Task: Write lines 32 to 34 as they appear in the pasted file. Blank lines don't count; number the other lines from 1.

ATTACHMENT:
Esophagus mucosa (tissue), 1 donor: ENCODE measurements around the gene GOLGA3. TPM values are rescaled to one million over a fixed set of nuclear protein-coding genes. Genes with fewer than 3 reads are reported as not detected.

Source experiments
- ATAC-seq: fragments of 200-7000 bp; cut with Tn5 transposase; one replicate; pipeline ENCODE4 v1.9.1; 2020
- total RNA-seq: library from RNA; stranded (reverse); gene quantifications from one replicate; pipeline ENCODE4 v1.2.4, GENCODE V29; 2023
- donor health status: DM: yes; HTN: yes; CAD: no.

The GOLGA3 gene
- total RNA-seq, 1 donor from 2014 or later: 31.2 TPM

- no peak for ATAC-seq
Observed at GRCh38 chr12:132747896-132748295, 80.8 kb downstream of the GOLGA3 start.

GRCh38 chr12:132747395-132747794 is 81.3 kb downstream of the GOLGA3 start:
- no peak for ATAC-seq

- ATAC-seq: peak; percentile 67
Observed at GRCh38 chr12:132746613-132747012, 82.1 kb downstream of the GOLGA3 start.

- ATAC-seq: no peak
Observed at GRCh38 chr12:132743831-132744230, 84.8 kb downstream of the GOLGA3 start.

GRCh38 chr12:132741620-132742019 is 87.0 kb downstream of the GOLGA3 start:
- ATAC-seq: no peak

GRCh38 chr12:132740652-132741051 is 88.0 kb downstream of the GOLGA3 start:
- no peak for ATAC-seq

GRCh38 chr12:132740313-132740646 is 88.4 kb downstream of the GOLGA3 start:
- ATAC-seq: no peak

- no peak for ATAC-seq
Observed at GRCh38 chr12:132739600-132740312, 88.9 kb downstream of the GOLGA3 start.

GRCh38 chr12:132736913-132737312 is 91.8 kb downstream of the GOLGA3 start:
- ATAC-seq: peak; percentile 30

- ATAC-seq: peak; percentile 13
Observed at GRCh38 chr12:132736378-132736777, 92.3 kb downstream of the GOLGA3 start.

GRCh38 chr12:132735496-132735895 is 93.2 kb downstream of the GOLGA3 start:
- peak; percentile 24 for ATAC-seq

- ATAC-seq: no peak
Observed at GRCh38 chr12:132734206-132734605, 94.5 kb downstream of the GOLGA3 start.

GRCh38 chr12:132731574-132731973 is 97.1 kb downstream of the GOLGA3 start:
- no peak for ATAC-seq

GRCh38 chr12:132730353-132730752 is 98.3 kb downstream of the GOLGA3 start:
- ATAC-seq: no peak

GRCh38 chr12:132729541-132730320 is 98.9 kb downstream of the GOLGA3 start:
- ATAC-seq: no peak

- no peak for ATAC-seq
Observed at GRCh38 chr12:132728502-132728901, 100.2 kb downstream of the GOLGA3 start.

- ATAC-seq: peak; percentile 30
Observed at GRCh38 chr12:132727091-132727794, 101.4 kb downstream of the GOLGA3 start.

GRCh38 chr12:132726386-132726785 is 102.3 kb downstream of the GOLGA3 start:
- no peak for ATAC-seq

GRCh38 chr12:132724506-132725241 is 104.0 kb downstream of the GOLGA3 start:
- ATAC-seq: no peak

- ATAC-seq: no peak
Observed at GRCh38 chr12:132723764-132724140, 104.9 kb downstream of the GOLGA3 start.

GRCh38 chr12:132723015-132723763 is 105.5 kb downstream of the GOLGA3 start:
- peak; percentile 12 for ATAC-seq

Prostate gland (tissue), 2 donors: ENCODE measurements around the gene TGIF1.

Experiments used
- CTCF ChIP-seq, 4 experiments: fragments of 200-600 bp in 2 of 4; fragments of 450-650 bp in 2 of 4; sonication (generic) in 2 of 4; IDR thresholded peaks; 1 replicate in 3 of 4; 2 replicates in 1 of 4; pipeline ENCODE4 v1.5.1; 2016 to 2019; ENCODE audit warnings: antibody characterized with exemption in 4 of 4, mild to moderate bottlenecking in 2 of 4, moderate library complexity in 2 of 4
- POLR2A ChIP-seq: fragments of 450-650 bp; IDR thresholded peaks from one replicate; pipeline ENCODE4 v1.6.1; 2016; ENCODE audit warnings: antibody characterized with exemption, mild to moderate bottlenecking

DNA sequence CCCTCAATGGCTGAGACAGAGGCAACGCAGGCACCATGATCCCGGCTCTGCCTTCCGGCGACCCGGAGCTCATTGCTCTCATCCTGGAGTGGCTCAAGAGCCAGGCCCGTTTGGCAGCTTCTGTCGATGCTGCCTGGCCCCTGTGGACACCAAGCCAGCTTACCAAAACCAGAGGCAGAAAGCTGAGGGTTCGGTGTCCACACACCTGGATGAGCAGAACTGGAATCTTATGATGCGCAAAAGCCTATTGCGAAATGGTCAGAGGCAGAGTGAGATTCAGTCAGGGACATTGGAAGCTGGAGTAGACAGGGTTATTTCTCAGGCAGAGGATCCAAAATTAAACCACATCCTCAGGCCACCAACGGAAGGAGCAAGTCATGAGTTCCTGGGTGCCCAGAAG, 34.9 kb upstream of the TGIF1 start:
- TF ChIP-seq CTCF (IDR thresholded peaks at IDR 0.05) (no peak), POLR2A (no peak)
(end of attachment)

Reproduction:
GRCh38 chr12:132731574-132731973 is 97.1 kb downstream of the GOLGA3 start:
- no peak for ATAC-seq

GRCh38 chr12:132730353-132730752 is 98.3 kb downstream of the GOLGA3 start: